The Yoga Sūtras of Patañjali is a collection of 196 aphorisms about the theory and practice of yoga collated around 300 BCE by the sage Patañjali (note that the word anjali is contained in his name!). The eight limbs of yoga, which include āsana (postures), prānāyāma (breath practices), and dhyāna (meditation), are contained and explained in this text. If you’ve heard that yoga is the reduction or elimination of the fluctutaions of the mind, you’ve been introduced to a Yoga Sūtra (I.2 to be exact). Pick up a translation and discover where many of the teachings of yoga are found. 

Image: Statue of Patañjali practicing dhyana in the Padma-asana at Patanjali Yogpeeth, modern 

Day 16: Asana

Matsyendrāsana (Ardha Matsyendrāsana) 

In the Hatha Yoga Pradīpikā, Matsyendra is mentioned as one of the founders of classical hatha yoga. The story goes that after a long period of meditation, Lord Śiva went to a lonely island and explained to his consort Pārvatī the mysteries of Yoga. A fish near the shore overheard their conversation with concentration and remained motionless while he listened to Śiva recount the teachings of yoga. Śiva, realising that the fish had learned Yoga, sprinkled water upon it, and immediately the fish gained divine form and became Matsyendra (Lord of the Fishes), the first student and thereafter spread the knowledge of Yoga. Paripūrna Matsyendrāsana is where the spine is given the maximum lateral twist, Ardha Matsyendrāsana is a milder form of that āsana.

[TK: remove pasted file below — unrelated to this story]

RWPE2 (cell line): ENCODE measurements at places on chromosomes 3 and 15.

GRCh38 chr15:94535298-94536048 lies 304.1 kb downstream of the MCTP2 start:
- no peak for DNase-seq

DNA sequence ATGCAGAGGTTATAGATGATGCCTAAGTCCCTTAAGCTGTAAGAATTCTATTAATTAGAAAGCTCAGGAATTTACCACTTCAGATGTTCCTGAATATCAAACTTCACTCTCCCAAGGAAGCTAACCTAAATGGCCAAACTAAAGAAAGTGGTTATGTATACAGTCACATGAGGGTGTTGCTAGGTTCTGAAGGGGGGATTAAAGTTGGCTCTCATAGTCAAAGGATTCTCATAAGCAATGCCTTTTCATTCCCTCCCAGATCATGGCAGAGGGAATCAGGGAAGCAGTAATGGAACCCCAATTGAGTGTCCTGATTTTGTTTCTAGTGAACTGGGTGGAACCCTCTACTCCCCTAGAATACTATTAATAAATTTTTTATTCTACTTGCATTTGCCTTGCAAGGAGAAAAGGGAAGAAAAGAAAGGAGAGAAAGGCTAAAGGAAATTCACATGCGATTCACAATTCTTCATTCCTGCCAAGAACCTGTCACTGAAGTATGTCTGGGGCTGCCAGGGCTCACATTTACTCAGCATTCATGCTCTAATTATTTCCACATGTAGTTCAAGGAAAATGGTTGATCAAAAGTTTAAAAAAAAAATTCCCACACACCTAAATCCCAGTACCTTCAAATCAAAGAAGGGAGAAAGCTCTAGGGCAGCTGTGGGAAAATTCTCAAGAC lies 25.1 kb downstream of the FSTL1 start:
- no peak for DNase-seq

Begin by sitting on your right heel. If that’s not possible, sit with the right heel on the floor near the left hip. Cross the left leg over the right and place your left foot flat on the floor near the outside of the right knee or thigh, lengthen the spine and draw the left thigh toward the abdomen. Begin the twist from deep down in the abdomen, turn to the left, and lift the spine. Gradually work to bring the right arm and shoulder to the outside of the left knee, and the left knee into the right armpit. If the knee and armpit don’t quite connect, bend the elbow and use the pressure between the outer upper arm and the outside of the left knee to help you move deeper into the twist. If this position is unavailable, hug the knee with the right elbow or hold the knee with the right hand.